In Season

Eat produce when it's at its best.

Follow our guides to what’s in season with exclusive recipes and features from the country’s top food writers...

Mackerel January -


After years under threat, these eye-catching and versatile fish are firmly back on the menu, says Clarissa Hyman

Readers of a sensitive disposition should move straight over the next paragraph or they might never eat mackerel again, which would be a great loss. For the diner, if not the fish. The reason these splendid silvery fish were once called the ‘scavengers of the seas’ was because they were said to have fed on drowned sailors. This theory, I am glad to report, is now thoroughly debunked but as the writer Alice Thomas Ellis once pronounced: ‘It is never a good idea to speculate too thoroughly on the eating habits of what you’re eating.’ It is a truism that all fish should be fresh but some have to be fresher than others. Or, rather, they spoil more quickly. In the 17th century there was a special law allowing fishmongers in Billingsgate to sell mackerel on Sundays, when all other trade was forbidden because their high oil content means they need to be eaten as soon as more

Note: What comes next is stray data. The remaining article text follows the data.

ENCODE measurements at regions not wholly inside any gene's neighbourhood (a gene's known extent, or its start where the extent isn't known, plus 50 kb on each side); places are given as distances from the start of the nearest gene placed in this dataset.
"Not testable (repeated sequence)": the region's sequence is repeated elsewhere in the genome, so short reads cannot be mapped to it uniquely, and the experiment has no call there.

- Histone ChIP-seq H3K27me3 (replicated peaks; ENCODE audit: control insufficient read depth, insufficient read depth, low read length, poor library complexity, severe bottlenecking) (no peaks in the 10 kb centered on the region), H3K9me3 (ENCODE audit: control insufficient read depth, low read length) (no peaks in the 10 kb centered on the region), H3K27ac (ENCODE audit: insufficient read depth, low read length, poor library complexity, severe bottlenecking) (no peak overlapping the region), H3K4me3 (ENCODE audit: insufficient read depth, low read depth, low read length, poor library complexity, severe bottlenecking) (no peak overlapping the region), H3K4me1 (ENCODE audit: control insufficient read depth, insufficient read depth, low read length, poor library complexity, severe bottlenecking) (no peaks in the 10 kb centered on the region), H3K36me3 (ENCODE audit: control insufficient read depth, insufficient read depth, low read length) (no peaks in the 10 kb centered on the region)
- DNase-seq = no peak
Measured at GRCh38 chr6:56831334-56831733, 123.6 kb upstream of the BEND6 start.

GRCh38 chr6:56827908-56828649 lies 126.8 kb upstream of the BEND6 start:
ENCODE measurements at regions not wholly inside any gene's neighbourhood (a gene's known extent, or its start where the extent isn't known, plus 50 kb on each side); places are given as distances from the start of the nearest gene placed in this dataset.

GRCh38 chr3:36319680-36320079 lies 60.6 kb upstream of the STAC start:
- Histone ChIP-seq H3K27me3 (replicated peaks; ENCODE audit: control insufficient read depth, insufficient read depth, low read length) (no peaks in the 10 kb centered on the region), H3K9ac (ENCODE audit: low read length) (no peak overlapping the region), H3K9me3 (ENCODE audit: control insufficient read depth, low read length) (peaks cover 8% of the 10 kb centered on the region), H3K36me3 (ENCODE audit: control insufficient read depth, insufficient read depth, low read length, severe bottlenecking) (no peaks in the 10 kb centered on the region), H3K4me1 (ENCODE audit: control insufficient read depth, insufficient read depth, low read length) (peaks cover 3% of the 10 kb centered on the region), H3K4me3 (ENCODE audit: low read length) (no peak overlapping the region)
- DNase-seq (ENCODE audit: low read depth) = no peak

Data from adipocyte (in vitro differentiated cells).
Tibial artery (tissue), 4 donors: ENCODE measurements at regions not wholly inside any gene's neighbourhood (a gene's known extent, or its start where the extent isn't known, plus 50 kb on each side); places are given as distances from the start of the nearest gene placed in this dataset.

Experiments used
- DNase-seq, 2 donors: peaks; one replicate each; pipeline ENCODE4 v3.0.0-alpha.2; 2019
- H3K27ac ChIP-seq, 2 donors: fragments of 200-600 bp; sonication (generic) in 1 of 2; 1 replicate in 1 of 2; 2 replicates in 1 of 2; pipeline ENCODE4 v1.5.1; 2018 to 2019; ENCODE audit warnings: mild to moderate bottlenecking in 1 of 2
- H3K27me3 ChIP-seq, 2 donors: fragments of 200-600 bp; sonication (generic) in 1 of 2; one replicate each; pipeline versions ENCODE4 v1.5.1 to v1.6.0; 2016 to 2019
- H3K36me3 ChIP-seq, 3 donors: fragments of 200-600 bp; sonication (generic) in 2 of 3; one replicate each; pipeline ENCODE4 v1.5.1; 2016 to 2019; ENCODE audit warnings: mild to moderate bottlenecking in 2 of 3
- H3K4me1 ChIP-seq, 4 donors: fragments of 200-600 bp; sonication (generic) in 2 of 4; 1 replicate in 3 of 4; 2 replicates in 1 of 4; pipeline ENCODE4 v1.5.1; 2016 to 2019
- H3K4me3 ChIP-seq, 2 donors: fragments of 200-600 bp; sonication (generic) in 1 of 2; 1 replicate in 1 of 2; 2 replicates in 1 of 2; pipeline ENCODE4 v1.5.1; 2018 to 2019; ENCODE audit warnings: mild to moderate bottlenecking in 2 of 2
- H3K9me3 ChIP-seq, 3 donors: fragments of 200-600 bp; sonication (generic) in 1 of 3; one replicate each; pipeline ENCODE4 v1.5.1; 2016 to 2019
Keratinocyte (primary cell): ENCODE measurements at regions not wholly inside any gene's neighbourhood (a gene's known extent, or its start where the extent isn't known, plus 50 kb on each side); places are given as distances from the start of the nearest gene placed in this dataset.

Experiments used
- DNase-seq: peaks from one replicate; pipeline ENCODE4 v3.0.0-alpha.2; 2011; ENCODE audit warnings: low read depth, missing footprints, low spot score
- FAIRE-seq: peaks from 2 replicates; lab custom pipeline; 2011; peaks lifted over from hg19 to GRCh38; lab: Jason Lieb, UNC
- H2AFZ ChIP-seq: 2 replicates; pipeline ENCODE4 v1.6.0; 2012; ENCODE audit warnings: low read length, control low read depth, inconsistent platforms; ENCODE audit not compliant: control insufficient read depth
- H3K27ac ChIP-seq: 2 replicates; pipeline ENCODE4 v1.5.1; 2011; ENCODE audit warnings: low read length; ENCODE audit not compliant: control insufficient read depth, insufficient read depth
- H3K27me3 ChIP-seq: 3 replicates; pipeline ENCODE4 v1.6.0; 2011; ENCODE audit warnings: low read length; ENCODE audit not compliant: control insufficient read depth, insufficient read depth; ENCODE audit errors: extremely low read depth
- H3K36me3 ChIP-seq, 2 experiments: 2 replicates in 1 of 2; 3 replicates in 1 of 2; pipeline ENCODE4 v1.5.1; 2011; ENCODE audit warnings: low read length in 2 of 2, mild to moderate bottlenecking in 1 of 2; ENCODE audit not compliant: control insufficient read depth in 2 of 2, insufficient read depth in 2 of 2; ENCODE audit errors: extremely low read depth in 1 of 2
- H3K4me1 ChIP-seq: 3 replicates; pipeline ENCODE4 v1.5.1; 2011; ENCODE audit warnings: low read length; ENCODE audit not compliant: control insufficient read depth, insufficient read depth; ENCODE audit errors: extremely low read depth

• Pomegranates

    January produce

    Scallops, kale, parsnips, Jerusalem artichokes, chicory and pomegranates

  • Swede

    February produce

    Cauliflowers, swede, oysters, lemons and passion fruit

  • Chicory

    March produce

    Purple sprouting broccoli, cabbage and oranges

  • Spring Onions

    April produce

    Spring herbs, spinach, watercress, shallots, blood oranges and rhubarb

  • Rocket

    May produce

    French beans, asparagus, Jersey royals, peas, spinach and rocket

  • Broad beans

    June produce

    Samphire, broad beans, gooseberries, cherries, strawberries and honey

  • Artichokes

    July produce

    Courgettes, cucumbers and artichokes

  • Peppers

    August produce

    Aubergines, peppers, tomatoes and apricots

  • Oysters

    September produce

    Peppers and figs

  • Fennel

    October produce

    Wild mushrooms, onions, sweet potatoes, fennel, apples and plums

  • Pumpkins

    November produce

    Savoy cabbage, pumpkins, celeriac, carrots, cavolo nero, potatoes, truffles and dates

  • Walnuts

    December produce

    Brussels sprouts, nuts, walnuts, chestnuts and cranberries

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